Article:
Siegal Lifelong Learning to offer 4-week remote course

Titled “Aviators of the Information Age: Hackers in American History,” this 4-week series will address who computer “hackers” are and what they do. Taught by Jacob Bruggeman, a PhD candidate at Johns Hopkins University and fellow in the Center for Economy and Society, the course will begin July 8 and run through July 29.

In the late 1980s, the hacker joined the cast of characters at the center of American culture and politics. Nightly news anchors warned of the hacker as an identity thief. Companies complained of the hacker as a pirate plundering copyrighted software and music. Some programmers and engineers imagined themselves honorable hackers, advancing knowledge. Later, others would describe themselves as “hacktivists,” or declare some clever thing they recently learned as a “life hack.” This course traces how the idea of the hacker evolved in the lead up to and after the turn of the 21st century. Students will grapple with how technical expertise in the late 20th century was wielded, and how society responded. By examining the tensions and contradictions within hacker groups, students will learn to dissect the cultural archetypes that permeate discourse and popular culture.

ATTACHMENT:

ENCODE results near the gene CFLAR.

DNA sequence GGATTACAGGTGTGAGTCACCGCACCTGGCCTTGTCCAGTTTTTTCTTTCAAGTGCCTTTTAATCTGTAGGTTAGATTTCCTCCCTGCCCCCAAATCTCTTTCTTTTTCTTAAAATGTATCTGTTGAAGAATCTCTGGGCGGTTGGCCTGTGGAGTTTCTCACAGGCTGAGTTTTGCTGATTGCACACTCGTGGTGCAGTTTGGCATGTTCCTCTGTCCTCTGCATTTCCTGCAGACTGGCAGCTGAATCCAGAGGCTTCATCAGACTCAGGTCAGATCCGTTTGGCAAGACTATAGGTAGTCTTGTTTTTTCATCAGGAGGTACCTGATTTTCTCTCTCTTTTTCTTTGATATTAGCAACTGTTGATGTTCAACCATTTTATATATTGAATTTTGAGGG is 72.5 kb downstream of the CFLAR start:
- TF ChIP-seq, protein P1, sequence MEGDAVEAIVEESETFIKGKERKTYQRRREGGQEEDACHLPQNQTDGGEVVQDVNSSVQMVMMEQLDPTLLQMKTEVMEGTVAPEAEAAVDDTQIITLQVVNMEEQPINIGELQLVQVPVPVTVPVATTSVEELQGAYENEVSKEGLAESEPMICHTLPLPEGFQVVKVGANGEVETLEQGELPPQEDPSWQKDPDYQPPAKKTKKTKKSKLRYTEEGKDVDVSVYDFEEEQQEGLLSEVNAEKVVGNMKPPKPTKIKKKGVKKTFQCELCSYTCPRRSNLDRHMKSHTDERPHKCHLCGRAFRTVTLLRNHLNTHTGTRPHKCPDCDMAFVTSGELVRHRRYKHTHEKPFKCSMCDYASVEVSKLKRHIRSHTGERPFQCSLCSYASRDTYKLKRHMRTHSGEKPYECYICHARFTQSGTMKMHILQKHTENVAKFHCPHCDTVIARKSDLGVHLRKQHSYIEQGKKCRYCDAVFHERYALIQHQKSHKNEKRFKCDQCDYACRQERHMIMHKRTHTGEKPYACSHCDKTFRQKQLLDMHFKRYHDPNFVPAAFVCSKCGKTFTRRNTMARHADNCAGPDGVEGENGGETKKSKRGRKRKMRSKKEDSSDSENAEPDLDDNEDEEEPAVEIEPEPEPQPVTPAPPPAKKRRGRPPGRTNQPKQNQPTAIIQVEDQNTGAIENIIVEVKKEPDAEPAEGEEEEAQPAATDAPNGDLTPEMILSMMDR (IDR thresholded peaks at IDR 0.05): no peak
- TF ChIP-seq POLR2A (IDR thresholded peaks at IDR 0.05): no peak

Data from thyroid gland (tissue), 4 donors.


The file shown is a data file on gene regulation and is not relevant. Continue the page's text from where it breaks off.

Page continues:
Learn more and register.